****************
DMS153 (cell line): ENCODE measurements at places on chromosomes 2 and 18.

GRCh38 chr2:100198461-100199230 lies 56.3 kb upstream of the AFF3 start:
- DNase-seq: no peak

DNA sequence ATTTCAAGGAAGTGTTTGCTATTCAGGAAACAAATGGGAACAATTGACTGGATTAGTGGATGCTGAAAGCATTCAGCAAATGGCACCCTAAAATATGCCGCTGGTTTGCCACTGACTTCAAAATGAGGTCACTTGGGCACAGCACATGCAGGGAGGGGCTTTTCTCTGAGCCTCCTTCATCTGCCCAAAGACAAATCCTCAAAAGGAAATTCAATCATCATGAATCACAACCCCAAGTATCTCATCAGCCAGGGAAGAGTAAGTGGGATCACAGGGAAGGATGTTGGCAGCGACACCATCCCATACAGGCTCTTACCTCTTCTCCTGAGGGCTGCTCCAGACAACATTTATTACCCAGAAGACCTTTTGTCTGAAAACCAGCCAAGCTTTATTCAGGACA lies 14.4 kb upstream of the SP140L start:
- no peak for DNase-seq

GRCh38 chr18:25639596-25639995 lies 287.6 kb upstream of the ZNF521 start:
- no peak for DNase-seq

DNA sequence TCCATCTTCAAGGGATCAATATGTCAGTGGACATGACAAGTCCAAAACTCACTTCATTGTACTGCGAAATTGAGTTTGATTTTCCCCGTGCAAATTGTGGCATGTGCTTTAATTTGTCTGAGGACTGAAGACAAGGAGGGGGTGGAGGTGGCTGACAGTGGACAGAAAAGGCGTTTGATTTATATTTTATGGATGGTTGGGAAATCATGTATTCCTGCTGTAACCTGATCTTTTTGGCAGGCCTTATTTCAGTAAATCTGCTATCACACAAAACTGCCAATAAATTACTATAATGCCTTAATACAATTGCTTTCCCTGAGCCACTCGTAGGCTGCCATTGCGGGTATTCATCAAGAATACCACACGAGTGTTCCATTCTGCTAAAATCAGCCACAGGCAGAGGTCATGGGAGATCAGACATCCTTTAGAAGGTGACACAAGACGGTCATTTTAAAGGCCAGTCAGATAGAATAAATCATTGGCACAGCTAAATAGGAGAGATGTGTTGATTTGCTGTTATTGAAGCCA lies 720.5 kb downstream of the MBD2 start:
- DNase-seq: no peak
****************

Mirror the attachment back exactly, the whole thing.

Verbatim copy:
DMS153 (cell line): ENCODE measurements at places on chromosomes 2 and 18.

GRCh38 chr2:100198461-100199230 lies 56.3 kb upstream of the AFF3 start:
- DNase-seq: no peak

DNA sequence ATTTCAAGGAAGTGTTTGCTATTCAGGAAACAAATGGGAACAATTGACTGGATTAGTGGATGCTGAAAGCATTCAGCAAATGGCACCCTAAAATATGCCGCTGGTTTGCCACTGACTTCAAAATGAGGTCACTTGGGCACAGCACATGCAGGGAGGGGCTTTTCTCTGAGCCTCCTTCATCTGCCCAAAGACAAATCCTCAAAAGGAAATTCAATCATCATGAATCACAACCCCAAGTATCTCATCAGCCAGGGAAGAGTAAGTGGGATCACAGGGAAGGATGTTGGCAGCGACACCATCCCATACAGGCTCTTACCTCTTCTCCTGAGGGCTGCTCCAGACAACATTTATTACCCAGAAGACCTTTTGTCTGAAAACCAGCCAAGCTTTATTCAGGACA lies 14.4 kb upstream of the SP140L start:
- no peak for DNase-seq

GRCh38 chr18:25639596-25639995 lies 287.6 kb upstream of the ZNF521 start:
- no peak for DNase-seq

DNA sequence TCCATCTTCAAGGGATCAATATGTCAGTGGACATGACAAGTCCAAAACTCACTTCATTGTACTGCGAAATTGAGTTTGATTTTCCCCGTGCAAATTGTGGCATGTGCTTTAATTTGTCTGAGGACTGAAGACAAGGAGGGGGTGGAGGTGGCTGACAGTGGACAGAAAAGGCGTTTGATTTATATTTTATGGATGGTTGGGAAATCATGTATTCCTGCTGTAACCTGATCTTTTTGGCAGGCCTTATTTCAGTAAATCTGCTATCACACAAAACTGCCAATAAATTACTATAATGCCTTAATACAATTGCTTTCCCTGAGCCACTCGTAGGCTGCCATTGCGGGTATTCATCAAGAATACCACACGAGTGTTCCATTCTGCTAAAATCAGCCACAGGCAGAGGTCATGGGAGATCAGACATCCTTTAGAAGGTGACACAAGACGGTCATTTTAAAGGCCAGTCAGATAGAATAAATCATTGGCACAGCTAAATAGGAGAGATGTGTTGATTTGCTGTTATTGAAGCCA lies 720.5 kb downstream of the MBD2 start:
- DNase-seq: no peak